Boston Consulting Group Tells Asset Managers to Try a Bit Harder

BCG sees a fast-growing universe of uninvested wealth that the fund industry should wake up to.

Illustration by II

Illustration by II

New competitors and fee pricing may be taking a bite out of profits for asset managers, but the total amount of personal finance wealth up for grabs grew by 12 percent in U.S. dollar terms to $202 trillion in 2017. Investable assets represented 60 percent of the global total, and upwards of 80 percent in certain emerging markets could be tapped by managers.

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According to the Boston Consulting Group’s annual report on wealth management, the expansion of the market is more than double the year before and is represents the strongest rate of growth in five years. The trick for asset managers wanting to get a piece of the growing market is to tailor their investments to individual clients by forging tight connections to advisors, BCG advised.

“Asset managers need to change the way they deliver funds to clients,” said Anna Zakrzewski, partner and global leader in the wealth management practice, at a panel discussion Thursday. “Before it was one size fits all. Now managers need to put forward funds that are increasingly tailored to an individual,” she added. To do that, managers need to better understand the ultimate clients of their products.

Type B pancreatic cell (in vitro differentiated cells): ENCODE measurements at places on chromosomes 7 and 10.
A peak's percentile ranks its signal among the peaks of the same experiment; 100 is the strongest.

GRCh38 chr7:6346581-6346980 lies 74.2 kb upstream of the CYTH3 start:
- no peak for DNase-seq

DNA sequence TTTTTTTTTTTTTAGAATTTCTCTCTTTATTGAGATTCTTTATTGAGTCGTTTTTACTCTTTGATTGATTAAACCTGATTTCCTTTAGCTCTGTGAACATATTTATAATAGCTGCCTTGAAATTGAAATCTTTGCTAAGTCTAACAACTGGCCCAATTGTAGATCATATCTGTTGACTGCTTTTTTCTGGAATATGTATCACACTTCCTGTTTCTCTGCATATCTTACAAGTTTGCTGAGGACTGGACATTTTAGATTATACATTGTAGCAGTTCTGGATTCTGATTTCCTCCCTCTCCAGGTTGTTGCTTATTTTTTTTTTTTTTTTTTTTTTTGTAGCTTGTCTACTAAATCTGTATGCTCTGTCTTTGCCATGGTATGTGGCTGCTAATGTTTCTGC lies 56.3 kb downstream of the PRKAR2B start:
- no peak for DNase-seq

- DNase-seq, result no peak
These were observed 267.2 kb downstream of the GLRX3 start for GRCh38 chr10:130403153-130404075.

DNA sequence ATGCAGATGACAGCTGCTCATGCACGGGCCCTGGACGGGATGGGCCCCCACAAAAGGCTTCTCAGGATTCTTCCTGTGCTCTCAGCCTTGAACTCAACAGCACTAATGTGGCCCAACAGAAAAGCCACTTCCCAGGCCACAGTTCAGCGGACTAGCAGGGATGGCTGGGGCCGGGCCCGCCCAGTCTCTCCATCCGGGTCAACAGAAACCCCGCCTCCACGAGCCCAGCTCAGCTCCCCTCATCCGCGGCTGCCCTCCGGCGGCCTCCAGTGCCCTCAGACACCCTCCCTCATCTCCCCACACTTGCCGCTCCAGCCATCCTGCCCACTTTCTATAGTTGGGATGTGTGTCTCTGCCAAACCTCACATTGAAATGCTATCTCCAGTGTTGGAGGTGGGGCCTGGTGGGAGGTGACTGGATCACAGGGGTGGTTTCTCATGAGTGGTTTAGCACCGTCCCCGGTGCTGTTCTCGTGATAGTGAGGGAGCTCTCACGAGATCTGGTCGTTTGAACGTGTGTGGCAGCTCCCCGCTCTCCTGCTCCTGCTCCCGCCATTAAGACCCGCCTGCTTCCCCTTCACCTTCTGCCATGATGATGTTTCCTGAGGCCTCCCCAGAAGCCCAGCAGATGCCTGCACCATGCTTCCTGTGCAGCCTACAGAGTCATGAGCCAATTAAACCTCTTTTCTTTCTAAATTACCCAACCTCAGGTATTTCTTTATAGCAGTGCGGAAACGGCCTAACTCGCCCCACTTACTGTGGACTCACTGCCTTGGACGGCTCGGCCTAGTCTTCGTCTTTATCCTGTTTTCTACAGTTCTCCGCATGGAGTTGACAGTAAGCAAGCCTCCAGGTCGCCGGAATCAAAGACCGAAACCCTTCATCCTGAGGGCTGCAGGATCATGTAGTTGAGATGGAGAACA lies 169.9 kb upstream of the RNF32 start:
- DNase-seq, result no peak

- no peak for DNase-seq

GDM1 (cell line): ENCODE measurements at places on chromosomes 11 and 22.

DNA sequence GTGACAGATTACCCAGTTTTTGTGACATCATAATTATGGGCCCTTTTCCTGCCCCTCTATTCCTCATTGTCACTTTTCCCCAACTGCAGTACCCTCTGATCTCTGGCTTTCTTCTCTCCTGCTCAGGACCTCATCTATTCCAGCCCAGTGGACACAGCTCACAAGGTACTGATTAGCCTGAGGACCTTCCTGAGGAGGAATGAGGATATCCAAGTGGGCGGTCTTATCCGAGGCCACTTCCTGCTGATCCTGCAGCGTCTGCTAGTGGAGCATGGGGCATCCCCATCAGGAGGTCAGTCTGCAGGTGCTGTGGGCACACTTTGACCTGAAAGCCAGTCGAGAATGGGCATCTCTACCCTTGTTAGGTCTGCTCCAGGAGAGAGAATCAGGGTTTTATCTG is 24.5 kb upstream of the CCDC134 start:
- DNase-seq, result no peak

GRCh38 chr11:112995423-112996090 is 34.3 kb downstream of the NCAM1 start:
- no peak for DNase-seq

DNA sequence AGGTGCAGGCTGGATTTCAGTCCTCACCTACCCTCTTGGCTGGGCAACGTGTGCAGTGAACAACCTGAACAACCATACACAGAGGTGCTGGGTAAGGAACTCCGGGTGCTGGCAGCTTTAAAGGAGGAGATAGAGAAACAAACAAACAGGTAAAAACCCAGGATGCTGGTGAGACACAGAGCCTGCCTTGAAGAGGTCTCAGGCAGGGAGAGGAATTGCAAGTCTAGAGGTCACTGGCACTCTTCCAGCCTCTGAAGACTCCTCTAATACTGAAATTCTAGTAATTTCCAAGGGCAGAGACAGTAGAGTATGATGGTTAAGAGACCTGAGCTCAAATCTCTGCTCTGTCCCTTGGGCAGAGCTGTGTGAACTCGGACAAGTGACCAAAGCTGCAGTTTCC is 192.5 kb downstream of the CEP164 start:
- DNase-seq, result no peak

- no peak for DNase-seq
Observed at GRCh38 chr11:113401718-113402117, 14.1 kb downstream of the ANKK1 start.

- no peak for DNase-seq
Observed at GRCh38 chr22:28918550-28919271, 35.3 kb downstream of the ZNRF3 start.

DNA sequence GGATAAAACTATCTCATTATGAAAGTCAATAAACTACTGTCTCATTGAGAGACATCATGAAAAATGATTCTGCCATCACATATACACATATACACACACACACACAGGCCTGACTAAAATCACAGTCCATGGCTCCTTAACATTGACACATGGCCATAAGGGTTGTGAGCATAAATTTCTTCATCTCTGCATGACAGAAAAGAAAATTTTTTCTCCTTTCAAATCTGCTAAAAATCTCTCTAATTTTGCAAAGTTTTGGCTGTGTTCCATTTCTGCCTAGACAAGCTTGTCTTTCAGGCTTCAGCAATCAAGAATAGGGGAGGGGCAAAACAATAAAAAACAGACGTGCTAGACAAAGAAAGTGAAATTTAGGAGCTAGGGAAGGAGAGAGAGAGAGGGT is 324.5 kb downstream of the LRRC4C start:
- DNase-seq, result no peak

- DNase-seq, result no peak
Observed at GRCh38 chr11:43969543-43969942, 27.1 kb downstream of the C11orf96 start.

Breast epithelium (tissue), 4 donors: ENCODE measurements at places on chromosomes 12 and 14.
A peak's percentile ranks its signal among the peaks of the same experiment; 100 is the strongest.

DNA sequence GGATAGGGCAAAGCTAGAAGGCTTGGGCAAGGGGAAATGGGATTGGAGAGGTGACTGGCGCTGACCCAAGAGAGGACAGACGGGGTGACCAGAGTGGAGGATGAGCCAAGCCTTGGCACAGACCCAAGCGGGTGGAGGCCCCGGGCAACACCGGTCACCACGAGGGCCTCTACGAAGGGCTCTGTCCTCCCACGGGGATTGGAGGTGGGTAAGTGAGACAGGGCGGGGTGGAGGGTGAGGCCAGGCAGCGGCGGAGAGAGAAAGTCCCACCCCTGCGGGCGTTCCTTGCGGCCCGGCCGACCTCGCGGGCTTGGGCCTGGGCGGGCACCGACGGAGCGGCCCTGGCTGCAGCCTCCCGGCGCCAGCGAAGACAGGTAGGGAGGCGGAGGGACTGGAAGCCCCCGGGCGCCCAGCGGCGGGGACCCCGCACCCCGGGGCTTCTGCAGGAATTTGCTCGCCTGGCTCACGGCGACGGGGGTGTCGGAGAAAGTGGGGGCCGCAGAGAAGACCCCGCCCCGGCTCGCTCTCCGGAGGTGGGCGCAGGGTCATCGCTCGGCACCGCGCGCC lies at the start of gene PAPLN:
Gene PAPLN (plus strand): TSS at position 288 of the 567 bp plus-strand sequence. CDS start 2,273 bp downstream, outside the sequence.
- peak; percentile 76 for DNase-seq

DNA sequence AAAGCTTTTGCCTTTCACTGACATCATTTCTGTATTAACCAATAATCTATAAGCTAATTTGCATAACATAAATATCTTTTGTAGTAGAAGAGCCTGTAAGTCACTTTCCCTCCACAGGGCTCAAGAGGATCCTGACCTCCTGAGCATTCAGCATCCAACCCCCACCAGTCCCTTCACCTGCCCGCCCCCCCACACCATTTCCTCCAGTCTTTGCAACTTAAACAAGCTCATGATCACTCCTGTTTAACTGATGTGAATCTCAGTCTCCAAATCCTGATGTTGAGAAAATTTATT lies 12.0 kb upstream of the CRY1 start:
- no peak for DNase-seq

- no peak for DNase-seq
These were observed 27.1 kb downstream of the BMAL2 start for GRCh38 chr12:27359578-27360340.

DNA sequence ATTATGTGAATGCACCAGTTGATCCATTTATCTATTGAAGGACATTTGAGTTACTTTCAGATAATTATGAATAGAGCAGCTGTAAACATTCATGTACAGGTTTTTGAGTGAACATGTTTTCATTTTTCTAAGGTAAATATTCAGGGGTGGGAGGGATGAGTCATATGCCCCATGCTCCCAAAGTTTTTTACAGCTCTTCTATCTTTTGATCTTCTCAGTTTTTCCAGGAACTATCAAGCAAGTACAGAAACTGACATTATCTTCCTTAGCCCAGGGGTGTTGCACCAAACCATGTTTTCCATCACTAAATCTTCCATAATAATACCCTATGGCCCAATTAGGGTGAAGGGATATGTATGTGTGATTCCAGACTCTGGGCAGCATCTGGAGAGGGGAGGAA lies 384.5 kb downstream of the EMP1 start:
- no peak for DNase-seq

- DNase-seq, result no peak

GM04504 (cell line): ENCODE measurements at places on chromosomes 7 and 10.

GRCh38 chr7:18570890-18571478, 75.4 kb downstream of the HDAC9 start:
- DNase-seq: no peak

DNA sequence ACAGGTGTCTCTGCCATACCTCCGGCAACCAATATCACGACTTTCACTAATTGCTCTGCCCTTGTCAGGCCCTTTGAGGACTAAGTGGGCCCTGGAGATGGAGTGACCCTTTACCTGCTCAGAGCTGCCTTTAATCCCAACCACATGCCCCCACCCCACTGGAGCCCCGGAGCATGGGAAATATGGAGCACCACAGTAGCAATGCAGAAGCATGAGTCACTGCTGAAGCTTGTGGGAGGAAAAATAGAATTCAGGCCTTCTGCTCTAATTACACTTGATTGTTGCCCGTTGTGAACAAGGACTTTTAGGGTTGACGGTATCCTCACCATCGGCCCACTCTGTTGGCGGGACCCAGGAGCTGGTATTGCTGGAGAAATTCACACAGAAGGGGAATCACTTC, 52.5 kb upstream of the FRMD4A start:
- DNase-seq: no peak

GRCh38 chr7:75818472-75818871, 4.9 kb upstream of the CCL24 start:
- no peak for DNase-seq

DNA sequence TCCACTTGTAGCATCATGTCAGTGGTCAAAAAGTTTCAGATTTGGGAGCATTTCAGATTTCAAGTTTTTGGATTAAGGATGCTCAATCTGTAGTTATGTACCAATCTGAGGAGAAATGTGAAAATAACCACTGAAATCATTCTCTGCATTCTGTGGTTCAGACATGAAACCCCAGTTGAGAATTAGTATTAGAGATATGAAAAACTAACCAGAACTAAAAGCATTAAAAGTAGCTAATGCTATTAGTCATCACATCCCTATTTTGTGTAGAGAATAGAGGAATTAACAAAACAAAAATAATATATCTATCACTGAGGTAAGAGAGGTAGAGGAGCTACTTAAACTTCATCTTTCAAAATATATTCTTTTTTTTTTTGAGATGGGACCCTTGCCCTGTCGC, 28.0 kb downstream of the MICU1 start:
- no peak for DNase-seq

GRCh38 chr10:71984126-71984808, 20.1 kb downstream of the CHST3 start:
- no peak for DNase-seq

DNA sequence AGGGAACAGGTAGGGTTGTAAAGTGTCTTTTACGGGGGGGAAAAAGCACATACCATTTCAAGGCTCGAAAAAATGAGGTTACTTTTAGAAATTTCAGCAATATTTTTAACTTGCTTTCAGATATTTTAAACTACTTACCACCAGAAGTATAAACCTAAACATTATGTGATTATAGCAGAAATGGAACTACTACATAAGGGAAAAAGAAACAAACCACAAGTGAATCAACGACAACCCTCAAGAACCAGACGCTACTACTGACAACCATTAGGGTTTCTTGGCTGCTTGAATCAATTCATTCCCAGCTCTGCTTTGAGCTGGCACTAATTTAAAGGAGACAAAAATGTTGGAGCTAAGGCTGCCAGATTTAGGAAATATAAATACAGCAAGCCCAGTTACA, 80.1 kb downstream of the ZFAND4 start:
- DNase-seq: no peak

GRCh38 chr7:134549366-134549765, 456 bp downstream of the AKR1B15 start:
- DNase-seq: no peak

North America represented the largest share of global wealth with $86 trillion, but BCG expected China will create more new wealth between now and 2022. Personal capital in China will be increasingly available to global asset managers as the country continues to liberalize rules and regulations governing the activities of foreign investors.


If recent trends persist, BCG expected global wealth to grow at a compounded annual rate of 7 percent from 2017 to 2022 in U.S. dollar terms.

Asset managers have the largest opportunity in emerging markets, where only 21 percent of total wealth was tied up private companies, life insurance, pensions, and other illiquid assets. The remaining 79 percent was in play.

In the developed world, however, nearly half (46 percent) of the total is already locked up and thus difficult to tap.